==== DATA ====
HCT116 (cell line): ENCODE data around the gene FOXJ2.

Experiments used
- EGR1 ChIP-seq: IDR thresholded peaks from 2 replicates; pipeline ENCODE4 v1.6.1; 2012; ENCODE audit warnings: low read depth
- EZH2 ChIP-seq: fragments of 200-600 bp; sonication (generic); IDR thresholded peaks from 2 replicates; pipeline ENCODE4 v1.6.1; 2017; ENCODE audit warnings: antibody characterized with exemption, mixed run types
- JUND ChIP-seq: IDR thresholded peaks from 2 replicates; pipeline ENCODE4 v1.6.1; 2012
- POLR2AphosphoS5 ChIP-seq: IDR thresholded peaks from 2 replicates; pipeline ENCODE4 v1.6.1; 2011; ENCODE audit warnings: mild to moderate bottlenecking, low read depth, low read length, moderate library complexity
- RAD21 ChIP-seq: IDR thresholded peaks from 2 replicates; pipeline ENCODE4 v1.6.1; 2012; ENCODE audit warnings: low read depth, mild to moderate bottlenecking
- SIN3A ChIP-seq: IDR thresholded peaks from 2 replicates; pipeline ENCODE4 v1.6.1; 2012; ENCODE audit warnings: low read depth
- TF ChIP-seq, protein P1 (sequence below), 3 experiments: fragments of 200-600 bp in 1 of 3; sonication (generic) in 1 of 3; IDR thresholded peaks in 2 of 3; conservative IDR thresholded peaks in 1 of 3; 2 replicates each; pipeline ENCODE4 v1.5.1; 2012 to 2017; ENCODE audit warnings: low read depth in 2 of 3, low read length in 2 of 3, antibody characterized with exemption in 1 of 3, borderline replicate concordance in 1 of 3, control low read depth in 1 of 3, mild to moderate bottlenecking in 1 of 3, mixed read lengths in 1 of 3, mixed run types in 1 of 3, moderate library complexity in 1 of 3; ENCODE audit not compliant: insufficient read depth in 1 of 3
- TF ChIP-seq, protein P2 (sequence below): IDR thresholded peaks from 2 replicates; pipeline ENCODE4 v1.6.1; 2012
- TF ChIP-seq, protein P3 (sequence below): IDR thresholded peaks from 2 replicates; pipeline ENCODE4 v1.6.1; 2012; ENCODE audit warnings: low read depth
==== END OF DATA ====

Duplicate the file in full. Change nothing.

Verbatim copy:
HCT116 (cell line): ENCODE data around the gene FOXJ2.

Experiments used
- EGR1 ChIP-seq: IDR thresholded peaks from 2 replicates; pipeline ENCODE4 v1.6.1; 2012; ENCODE audit warnings: low read depth
- EZH2 ChIP-seq: fragments of 200-600 bp; sonication (generic); IDR thresholded peaks from 2 replicates; pipeline ENCODE4 v1.6.1; 2017; ENCODE audit warnings: antibody characterized with exemption, mixed run types
- JUND ChIP-seq: IDR thresholded peaks from 2 replicates; pipeline ENCODE4 v1.6.1; 2012
- POLR2AphosphoS5 ChIP-seq: IDR thresholded peaks from 2 replicates; pipeline ENCODE4 v1.6.1; 2011; ENCODE audit warnings: mild to moderate bottlenecking, low read depth, low read length, moderate library complexity
- RAD21 ChIP-seq: IDR thresholded peaks from 2 replicates; pipeline ENCODE4 v1.6.1; 2012; ENCODE audit warnings: low read depth, mild to moderate bottlenecking
- SIN3A ChIP-seq: IDR thresholded peaks from 2 replicates; pipeline ENCODE4 v1.6.1; 2012; ENCODE audit warnings: low read depth
- TF ChIP-seq, protein P1 (sequence below), 3 experiments: fragments of 200-600 bp in 1 of 3; sonication (generic) in 1 of 3; IDR thresholded peaks in 2 of 3; conservative IDR thresholded peaks in 1 of 3; 2 replicates each; pipeline ENCODE4 v1.5.1; 2012 to 2017; ENCODE audit warnings: low read depth in 2 of 3, low read length in 2 of 3, antibody characterized with exemption in 1 of 3, borderline replicate concordance in 1 of 3, control low read depth in 1 of 3, mild to moderate bottlenecking in 1 of 3, mixed read lengths in 1 of 3, mixed run types in 1 of 3, moderate library complexity in 1 of 3; ENCODE audit not compliant: insufficient read depth in 1 of 3
- TF ChIP-seq, protein P2 (sequence below): IDR thresholded peaks from 2 replicates; pipeline ENCODE4 v1.6.1; 2012
- TF ChIP-seq, protein P3 (sequence below): IDR thresholded peaks from 2 replicates; pipeline ENCODE4 v1.6.1; 2012; ENCODE audit warnings: low read depth